(*note: This tutorial assumes that you have a basic working knowledge of how to use the Pen tool to create and bend paths.)
As always, when trying to create a digital version of something that already exists in the world, I like to have a piece of reference material. In this case it’s a photo I downloaded from iStockPhoto. If you’d like to get the same image to follow along (although I am including a small clipping of the image for this tutorial) you can enter the product id 4836864 in the iStock search field.
I’ve clipped down the image to just one of the photo corners because once we’ve created one, it’s simply a matter of duplicating and rotating it to create the others. We’ll also be creating our corner on a large scale so we can downsize it to fit any application in the future.
Lets get things started by creating a new layer by clicking the Create New Layer icon at the bottom of the Layers palette. I’m going to rename this layer Photo Corner Bottom by double clicking on the layer’s name in the Layers palette.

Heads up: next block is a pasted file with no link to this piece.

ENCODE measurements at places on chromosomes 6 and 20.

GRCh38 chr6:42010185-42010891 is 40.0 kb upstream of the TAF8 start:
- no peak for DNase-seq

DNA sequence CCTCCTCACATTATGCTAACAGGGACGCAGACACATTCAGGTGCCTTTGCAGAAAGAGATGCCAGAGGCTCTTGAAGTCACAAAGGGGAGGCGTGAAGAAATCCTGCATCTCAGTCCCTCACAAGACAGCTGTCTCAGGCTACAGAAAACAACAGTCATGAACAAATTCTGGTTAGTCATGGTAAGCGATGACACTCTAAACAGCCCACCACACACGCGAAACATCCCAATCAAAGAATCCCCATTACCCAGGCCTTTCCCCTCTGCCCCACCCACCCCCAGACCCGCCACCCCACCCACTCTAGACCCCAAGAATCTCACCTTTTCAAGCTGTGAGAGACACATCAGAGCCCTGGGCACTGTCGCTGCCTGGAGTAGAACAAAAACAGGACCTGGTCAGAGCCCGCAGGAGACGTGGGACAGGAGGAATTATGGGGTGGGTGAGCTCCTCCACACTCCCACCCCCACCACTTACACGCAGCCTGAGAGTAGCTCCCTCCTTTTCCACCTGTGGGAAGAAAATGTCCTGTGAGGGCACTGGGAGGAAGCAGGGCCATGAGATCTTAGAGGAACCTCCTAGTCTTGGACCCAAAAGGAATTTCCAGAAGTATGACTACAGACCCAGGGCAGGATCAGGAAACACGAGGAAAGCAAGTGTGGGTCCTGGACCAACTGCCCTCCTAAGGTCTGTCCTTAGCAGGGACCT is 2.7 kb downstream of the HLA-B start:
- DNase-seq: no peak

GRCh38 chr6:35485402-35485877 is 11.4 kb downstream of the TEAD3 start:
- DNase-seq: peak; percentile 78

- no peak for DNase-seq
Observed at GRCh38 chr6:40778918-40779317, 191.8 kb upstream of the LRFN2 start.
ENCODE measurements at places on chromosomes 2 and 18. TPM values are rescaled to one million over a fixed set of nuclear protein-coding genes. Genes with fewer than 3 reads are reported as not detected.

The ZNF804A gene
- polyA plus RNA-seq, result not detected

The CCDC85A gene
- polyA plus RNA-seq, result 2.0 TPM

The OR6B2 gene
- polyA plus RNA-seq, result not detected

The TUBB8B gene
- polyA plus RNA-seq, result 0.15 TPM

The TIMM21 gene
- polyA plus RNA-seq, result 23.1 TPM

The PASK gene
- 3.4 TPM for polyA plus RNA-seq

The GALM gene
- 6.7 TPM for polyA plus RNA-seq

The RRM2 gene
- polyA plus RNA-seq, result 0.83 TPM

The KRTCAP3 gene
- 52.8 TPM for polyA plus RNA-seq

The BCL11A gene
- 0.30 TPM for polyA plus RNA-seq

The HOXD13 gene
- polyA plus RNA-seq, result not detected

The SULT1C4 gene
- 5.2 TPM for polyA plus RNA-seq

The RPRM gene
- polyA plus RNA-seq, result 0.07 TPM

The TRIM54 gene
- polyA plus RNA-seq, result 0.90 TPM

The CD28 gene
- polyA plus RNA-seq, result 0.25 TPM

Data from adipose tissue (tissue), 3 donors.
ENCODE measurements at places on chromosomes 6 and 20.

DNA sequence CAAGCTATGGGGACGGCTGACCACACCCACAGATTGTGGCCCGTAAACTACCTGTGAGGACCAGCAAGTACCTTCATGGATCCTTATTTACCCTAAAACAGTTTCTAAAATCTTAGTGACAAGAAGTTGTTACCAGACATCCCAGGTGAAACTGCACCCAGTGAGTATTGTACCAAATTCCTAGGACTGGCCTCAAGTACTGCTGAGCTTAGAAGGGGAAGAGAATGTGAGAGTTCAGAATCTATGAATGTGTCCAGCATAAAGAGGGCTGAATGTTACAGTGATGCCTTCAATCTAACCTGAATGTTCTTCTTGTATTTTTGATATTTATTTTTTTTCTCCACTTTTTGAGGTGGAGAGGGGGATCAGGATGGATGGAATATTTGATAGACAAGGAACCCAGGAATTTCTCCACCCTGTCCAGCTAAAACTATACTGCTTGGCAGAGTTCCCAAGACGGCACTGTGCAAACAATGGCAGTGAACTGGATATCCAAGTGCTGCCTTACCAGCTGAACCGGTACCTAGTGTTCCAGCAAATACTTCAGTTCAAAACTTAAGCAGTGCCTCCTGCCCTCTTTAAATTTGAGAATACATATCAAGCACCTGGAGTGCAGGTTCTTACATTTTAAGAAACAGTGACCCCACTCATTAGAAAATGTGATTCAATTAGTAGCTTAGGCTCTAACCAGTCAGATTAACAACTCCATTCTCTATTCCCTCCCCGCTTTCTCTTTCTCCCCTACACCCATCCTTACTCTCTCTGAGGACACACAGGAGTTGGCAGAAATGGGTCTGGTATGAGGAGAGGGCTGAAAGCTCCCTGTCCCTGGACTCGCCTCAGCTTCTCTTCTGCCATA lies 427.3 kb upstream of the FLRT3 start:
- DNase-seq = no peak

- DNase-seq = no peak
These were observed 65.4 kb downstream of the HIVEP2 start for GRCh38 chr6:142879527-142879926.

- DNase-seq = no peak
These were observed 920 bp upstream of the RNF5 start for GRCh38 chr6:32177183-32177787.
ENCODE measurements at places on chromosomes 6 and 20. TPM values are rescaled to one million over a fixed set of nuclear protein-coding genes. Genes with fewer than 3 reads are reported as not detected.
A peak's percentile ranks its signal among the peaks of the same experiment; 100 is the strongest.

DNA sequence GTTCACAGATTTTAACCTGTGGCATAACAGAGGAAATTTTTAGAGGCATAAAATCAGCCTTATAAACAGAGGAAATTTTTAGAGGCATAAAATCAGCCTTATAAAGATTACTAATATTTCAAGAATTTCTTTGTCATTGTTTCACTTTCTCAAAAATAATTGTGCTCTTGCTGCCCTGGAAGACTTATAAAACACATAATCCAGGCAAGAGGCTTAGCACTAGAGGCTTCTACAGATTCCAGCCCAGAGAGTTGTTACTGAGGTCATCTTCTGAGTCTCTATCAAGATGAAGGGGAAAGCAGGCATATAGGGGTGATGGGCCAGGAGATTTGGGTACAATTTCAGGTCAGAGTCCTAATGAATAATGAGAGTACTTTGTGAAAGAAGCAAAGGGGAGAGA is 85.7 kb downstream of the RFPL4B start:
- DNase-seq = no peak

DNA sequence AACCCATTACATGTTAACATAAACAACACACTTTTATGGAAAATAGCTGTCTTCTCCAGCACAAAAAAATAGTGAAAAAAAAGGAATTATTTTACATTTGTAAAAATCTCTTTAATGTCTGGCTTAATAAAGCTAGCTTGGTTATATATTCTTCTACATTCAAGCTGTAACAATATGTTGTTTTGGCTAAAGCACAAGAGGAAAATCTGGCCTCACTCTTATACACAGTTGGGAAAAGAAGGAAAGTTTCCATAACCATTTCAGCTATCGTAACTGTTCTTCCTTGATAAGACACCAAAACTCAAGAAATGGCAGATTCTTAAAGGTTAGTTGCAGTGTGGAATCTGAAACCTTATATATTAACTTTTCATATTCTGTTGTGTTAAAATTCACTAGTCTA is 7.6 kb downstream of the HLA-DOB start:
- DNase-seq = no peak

(*note: If your Layers palette isn’t visible choose Window>Layers from the main menu.)
We’re really only using this piece of reference material to get the basic shape of the photo corner, so lets trace it now by pressing the P key to invoke the Pen tool. Trace the entire outline of the photo corner until you have a completed path encompassing the whole thing. In the example below I’ve lowered the opacity of the original photo to make my path easier to see.
It’s always a good idea once you’ve created a path to switch over to the Paths tab in the Layers palette and rename the path. This also avoids loosing the path when a new "working path" is created.
Switch back to the Layers palette when you’re done.
Change the foreground and background colors in the Tools bar to #554e4b and #3a3430 respectively and press Option-Delete (PC: Alt-Backspace) to fill the entire layer with the foreground color.
Now lets add some variation to the color. Choose Filter>Noise>Add Noise from the main menu and use a setting of 8%, Gaussian and make sure the Monochromatic box is checked then click OK.
Now lets convert the path we created in Step 3 to a selection by pressing the P key to invoke the Pen tool again, then Control-Click (PC: Right Click) on the path and choose Make Selection. In some versions of Photoshop this will be followed by a Make Selection dialog box, choose a Feather Radius of 0, make sure the Anti-aliased checkbox is checked and that New Selection is selected then click OK.